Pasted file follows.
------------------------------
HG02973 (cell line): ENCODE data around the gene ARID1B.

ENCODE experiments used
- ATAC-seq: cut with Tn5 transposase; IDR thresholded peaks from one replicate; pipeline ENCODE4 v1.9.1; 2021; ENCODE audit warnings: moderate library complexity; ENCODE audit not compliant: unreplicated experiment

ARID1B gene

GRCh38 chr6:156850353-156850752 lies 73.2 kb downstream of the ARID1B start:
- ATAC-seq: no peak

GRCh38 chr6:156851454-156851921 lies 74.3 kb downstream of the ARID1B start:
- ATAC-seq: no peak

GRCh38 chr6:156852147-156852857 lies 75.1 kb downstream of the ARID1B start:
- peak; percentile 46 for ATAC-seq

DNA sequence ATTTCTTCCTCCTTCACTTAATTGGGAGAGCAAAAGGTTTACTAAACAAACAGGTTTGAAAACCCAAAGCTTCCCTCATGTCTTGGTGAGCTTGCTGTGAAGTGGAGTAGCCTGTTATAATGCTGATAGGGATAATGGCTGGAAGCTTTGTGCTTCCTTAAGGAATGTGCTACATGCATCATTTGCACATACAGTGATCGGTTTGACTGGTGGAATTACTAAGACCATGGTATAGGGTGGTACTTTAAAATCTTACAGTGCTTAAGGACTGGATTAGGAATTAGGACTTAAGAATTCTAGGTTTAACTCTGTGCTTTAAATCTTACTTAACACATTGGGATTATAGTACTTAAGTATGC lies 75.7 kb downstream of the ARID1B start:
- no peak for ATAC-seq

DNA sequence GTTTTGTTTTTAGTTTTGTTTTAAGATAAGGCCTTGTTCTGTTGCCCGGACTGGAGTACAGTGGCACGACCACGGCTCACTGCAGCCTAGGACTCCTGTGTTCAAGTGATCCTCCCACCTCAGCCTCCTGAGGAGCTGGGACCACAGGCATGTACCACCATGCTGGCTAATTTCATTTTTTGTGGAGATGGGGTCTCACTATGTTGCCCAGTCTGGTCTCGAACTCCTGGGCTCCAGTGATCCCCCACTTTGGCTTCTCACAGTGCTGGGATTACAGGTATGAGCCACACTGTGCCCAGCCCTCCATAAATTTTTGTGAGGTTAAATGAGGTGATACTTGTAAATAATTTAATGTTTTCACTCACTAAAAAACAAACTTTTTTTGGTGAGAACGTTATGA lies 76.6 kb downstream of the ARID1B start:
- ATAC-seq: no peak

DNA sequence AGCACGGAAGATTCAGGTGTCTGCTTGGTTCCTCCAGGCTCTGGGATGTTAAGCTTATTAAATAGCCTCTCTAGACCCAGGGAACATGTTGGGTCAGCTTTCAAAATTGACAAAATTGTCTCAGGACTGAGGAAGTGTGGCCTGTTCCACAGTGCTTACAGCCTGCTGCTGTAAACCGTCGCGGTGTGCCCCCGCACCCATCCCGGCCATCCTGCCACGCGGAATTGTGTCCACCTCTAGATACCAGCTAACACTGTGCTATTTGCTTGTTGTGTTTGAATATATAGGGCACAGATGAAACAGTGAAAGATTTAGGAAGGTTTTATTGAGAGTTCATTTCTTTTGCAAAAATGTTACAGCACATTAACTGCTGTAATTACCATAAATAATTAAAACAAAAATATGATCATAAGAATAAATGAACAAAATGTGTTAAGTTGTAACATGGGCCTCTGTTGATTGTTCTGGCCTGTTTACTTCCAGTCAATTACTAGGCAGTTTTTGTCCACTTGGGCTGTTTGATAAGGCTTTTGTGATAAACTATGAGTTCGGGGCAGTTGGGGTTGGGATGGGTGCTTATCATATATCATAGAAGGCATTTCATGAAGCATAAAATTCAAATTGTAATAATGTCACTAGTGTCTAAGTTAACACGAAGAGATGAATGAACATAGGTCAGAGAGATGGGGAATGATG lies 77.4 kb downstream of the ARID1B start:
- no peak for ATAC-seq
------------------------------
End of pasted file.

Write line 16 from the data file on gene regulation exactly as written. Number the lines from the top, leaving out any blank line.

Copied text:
- no peak for ATAC-seq